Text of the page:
How an immune molecule like IL-17 might influence brain disorders, however, is something of a mystery, given that there isn’t much of an immune system in the brain. The few immune cells that do reside in the brain also don’t produce IL-17.

Kipnis, along with first author and postdoctoral researcher Kalil Alves de Lima, PhD, realized that the meninges—tissues that surround the brain—are teeming with immune cells, and among them, a small population known as gamma delta (γδ ) T cells produce IL-17. “Recently, a rich diversity of immune cells in the healthy mouse meninges have been described, where they are ideally positioned for immune surveillance of the central nervous system (CNS) and its borders,” the investigators explained. “Meningeal immune cells, and their derived cytokines, have also been shown to affect brain functions, including sociability and spatial learning.”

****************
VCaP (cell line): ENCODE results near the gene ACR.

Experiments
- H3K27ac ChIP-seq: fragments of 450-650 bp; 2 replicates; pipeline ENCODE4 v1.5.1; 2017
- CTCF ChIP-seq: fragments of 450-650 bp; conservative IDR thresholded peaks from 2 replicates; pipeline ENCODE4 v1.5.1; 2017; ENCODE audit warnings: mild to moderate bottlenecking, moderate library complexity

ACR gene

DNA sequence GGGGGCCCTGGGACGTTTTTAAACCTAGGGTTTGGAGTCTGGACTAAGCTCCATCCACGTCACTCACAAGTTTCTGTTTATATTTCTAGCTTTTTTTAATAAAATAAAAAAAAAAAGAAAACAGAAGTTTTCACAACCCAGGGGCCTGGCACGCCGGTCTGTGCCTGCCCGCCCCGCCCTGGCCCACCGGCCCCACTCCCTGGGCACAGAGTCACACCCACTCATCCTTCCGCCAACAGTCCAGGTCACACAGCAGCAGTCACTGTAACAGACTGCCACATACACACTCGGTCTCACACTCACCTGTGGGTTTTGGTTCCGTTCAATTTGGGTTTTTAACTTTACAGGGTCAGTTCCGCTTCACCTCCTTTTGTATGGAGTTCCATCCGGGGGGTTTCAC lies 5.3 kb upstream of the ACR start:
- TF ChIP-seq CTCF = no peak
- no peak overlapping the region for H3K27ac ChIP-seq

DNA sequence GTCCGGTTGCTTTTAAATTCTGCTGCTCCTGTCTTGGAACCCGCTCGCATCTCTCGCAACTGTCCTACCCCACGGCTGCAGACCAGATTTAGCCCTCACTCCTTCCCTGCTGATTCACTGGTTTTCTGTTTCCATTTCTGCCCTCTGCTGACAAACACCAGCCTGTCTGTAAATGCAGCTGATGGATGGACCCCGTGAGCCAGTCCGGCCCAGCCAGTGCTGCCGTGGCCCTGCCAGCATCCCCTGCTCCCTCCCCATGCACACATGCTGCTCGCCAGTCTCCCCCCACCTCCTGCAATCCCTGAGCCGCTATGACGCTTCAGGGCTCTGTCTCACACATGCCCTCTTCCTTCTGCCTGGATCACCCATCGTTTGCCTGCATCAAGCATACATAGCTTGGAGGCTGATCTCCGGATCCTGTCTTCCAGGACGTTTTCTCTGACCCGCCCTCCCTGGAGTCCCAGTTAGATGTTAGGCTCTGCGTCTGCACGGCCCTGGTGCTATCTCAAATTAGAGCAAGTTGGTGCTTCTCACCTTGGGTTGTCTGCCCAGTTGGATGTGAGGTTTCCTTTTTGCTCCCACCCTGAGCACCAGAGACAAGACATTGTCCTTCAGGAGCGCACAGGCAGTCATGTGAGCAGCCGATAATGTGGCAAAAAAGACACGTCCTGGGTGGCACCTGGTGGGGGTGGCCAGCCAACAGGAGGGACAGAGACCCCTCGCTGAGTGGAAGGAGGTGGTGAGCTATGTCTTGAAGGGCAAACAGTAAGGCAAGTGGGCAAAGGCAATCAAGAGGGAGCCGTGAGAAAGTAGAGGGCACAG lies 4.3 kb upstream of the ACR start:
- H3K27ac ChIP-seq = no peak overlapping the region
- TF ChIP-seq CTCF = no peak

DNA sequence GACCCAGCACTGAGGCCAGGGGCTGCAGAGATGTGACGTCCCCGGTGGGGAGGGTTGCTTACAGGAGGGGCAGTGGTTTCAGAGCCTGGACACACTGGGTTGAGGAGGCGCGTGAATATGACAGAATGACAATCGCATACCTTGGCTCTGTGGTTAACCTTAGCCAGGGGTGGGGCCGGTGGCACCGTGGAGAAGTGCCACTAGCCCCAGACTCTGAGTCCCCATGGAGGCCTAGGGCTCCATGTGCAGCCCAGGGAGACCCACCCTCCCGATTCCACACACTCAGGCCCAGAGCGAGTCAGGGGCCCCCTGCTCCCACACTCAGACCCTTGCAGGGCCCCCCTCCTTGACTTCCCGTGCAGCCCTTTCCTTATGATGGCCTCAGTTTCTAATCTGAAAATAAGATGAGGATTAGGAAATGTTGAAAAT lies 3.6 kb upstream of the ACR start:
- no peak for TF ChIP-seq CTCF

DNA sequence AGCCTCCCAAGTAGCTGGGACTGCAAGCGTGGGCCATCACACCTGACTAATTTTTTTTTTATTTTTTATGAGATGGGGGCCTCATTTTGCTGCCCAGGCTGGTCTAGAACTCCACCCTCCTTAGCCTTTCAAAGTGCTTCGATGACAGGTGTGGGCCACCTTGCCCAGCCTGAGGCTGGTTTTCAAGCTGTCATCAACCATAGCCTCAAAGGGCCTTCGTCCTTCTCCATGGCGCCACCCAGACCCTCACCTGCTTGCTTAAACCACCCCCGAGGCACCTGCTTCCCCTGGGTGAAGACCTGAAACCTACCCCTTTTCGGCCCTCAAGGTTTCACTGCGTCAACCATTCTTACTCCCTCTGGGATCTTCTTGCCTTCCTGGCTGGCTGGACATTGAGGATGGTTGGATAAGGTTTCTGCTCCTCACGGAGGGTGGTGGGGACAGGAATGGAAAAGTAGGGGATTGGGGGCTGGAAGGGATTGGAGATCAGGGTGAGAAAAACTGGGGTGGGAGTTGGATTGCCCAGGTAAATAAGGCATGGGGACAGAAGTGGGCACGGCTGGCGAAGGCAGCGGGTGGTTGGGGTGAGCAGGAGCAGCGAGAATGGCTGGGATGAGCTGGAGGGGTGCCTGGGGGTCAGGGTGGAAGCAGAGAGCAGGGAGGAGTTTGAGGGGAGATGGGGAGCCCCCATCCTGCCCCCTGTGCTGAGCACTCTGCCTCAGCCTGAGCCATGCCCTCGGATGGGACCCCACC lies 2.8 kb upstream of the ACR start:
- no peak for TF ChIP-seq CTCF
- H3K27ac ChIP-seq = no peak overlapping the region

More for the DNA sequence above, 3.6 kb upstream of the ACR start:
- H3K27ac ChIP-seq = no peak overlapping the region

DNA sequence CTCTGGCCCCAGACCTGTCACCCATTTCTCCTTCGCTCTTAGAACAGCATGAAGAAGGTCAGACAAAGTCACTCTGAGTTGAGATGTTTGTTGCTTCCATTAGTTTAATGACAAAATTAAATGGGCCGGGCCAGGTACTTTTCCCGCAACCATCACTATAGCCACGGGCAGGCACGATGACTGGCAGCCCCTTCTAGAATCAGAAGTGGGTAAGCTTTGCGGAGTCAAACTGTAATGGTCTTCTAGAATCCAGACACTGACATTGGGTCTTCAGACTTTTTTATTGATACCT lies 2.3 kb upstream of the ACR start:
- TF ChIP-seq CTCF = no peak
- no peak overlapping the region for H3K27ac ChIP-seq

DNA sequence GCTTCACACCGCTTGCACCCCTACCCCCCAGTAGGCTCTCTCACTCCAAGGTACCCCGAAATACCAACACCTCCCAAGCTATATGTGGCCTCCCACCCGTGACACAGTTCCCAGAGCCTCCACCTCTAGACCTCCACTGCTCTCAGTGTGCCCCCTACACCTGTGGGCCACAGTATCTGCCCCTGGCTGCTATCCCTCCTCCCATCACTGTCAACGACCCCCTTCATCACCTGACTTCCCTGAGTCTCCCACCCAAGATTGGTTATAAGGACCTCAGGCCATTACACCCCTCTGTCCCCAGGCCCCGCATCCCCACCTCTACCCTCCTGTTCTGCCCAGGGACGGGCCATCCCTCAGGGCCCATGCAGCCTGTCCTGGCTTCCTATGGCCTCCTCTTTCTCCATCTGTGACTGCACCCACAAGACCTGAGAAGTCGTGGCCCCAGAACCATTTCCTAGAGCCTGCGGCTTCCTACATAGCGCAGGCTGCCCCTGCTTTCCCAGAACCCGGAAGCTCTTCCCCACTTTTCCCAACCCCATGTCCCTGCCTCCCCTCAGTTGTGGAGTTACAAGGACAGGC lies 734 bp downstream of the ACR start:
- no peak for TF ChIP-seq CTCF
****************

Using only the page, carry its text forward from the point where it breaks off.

Kipnis and Alves de Lima set out to determine whether these meningeal γδ T cells might have an impact on behavior. “ … we sought to identify and explore additional meningeal immune populations with the potential to impact brain functions,” they wrote. While both researchers are both now at Washington University, Kipnis and Alves de Lima conducted their studies while they were at the University of Virginia School of Medicine.